Tombstone, AZ

We all loved the movie, so why not visit the place that inspired the film.  So we did.

We found ourselves with a weekend in Tucson, so we rented a truck and drove out to see what there was to see.  It turns out there was quite a bit …

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We spent the afternoon walking through the shops, and talking to the folks – some tourists like us, and some that worked or lived in the area.  And since we had the pup, I was worried that one of us would be on the outside most of the time. But they were very dog-friendly.

Our favorite was the Birdcage Theater with the distinction of being the only original building left from the 1800’s.  We walked in the front, which was set up as a bar with a lot of the original artwork on the walls.  They let us take the pup in with us as we toured the museum (as it stands now).  In size it was a pretty small area.  If you look up you can see bullet holes still in the ceiling.  There are boxes along the sides on a second story for the elite to view the shows, and the stage was just  a short seven steps above the audience.  Below the stage was a room for gambling, and also Bordello rooms for the actors/prostitutes.  The most famous of these was  of course Sara Josephine Marcus aka “Sadie Jo” , who later became the wife of Wyatt Earp.

There were plenty of familiar landmarks to be seen as we walked down Allen Street.  Much of it brings to mind the movie of course, but it’s also a big part of our western history.  The whole town turns out to put on a show for it’s many visitors.  You can see ladies in 1800’s period dress and men walking around with guns on their hips.  And of course there is the re-enactment of the most famous 30 seconds in the town’s history – the gunfight at the OK Corral.

The pure history of the town is evident in architecture walking down the street.  And the blue Arizona sky contrasted by the white thunderheads rolling by made the scene just beautiful.

Did you know that Tombstone was also home to the worlds largest rose? Yep!  The Tombstone Lady Banksia Rose.  The rose was planted in 1855 by a homesick Irish bride.  She planted cuttings from a rose sent to her from home, intending to cover a shed in the back yard.  It has taken 162 years for the rose to become 9000 square feet, and cover the entire arbor in the back of the home that is now a museum dedicated to the rose.  There is even a festival in April when she blooms each year.  I guess I will have to come back in April to get photos for you!

Any visit to the area has to include a peek at the also famous Boot Hill Cemetery, with it’s famous graves a beautiful view of the valley and mountains in the distance.  Our visit was enhanced so much by the skies and the sun shifting in the clouds.

Kitty Kat didn’t want to miss out on the fun, so she came out with us.

It was a scenic day mixed with some fun elements.  My photos don’t do the area justice at all.  With purple mountains and white clouds back-lit by the bright sunshine, the Tucson area is just beautiful.  Tombstone is the kind of place that can be anything you like it to be.  With the shops for buying t-shirts and other trinkets, antiques and reproduction weapons, even two shooting galleries.  Many of the buildings have been converted to museums, and the locals that serve the public are dedicated to each other and enthusiastic about the history of the area.  And the best part was that many of the shops were pup-friendly, and he was the star of the sidewalks – as usual!  (Hubby is very patient with his adoring fans).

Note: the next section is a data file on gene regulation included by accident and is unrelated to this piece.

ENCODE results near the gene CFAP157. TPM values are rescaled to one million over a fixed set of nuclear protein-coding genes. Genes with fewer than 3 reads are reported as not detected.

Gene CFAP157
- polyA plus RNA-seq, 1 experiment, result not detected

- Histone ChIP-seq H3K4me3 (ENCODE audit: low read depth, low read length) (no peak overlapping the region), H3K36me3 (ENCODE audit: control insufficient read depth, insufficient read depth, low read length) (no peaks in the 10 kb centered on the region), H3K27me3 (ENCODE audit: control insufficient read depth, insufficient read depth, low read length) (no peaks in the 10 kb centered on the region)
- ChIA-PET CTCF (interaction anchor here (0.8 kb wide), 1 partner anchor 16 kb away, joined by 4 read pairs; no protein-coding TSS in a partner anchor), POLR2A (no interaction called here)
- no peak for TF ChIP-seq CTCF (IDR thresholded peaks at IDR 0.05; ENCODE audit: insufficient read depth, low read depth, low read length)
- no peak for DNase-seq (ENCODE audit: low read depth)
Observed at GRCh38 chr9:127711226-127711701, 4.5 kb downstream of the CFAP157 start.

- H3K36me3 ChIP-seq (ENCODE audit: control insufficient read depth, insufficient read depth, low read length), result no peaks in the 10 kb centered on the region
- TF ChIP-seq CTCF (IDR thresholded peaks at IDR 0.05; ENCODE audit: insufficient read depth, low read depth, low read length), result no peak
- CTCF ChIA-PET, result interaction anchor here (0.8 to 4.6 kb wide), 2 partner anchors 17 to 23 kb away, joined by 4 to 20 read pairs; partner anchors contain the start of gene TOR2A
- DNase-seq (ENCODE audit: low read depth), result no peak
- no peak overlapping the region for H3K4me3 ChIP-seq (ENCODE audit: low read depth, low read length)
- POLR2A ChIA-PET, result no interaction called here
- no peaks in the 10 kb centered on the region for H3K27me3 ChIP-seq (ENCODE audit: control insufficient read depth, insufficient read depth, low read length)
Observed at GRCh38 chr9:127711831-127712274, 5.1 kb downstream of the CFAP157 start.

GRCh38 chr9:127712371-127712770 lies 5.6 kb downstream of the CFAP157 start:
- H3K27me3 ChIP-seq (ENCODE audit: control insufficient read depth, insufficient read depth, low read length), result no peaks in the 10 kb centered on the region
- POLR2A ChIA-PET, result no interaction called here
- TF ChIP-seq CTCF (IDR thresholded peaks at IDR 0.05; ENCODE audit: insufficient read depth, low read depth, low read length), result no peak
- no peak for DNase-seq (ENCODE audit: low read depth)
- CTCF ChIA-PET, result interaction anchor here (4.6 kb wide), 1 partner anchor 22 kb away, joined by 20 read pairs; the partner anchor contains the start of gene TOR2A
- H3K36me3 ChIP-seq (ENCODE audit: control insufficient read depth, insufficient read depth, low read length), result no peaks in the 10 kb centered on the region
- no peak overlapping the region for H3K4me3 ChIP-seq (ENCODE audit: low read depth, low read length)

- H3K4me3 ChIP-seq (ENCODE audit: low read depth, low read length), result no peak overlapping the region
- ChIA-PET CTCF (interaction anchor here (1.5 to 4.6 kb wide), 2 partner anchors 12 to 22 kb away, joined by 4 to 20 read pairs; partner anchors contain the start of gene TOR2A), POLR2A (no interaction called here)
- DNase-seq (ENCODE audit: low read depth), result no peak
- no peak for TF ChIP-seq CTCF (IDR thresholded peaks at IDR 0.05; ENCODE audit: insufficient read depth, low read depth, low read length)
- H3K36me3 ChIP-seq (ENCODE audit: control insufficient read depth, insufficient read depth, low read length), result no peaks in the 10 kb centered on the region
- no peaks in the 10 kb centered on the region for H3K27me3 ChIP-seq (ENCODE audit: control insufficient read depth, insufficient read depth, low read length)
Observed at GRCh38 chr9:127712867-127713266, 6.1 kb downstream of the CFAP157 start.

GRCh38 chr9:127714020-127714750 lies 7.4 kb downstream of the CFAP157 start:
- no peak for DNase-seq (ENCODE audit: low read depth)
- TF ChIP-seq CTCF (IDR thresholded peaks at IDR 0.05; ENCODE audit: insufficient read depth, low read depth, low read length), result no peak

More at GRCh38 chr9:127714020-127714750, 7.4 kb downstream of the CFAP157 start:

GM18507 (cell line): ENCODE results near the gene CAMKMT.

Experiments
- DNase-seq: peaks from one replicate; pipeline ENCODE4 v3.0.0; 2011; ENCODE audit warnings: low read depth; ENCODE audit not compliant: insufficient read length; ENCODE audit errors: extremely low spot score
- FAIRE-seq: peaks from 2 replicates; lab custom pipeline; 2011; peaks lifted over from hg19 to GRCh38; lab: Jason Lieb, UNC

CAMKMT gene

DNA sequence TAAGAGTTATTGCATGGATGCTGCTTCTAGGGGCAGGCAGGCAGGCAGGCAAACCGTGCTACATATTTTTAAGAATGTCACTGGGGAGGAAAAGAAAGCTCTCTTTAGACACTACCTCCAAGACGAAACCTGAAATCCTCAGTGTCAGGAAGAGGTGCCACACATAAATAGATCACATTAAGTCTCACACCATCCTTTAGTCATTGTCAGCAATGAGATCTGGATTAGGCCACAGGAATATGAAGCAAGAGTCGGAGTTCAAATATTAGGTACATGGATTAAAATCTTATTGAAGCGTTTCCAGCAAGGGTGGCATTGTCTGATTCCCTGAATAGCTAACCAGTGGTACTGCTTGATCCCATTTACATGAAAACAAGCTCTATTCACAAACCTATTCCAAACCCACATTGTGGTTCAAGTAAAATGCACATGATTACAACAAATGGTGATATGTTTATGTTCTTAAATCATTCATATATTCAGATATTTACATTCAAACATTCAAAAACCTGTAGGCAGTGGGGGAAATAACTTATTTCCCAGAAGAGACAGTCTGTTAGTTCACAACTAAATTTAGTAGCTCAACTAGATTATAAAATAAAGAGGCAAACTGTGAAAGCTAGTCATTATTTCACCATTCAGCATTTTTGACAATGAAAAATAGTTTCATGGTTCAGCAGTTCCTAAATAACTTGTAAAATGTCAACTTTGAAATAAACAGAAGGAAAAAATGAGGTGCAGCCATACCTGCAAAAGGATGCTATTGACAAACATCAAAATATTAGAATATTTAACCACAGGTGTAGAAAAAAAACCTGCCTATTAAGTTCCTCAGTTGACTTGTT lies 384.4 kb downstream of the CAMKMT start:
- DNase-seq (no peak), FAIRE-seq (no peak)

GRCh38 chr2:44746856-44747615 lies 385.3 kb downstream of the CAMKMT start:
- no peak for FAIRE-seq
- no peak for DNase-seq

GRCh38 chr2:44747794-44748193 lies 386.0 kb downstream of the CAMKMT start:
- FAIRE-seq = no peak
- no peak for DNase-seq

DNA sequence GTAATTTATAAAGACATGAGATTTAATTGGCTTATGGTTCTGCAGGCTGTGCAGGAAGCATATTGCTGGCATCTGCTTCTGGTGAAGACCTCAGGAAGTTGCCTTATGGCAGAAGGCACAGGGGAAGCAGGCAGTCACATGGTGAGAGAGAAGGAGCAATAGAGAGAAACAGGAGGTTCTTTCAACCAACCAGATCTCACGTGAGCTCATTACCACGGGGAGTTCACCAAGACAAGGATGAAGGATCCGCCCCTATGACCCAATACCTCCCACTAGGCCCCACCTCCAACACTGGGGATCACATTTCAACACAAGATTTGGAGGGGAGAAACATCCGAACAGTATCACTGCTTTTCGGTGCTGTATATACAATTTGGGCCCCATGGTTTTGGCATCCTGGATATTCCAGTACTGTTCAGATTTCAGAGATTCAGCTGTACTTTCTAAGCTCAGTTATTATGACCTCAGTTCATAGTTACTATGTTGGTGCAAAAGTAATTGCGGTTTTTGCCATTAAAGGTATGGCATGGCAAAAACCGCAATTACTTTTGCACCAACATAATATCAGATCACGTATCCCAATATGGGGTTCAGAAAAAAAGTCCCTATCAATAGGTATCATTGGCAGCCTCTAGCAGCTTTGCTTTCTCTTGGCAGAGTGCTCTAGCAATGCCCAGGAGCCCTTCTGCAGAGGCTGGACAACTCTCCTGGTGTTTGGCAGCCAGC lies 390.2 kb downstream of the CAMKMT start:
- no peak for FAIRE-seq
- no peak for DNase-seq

I will leave you with a favorite line from the movie, and a promise for more photos soon – as we complete our road trip.

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Flag Day

Flag Day is celebrated on June 14 in the United States. The date commemorates the adoption of the flag of the United States by the Second Continental Congress on June 14, 1777. The flag was called the Flag Resolution of 1777 and was the first of many iterations of what would become the American flag we recognize today.

The following photos were taken out and about:  Dallas, Texas – Great Falls, Montana – Las Vegas, and Los Angeles and right around the corner in my little town of Canby.

 

4th of July from the road

I am writing this post as we travel down the highway.  I guess I have Red White and Blue on the mind; I am seeing it everywhere today!

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As you know, I have been on the road the last week with my Trucker Hubby. It’s been an eye opening view of his world.  I have even more admiration and respect for those that serve us daily on the open road, keeping America working.

“It’s likely a trucker who brought you your food, clothes, and your bed…a sailor on a concrete sea.” Johnny Cash

The next time you pass a trucker on the road, remember that you may be on vacation, out on your way home from work, but he is AT WORK….bringing us everything that we take for granted everyday.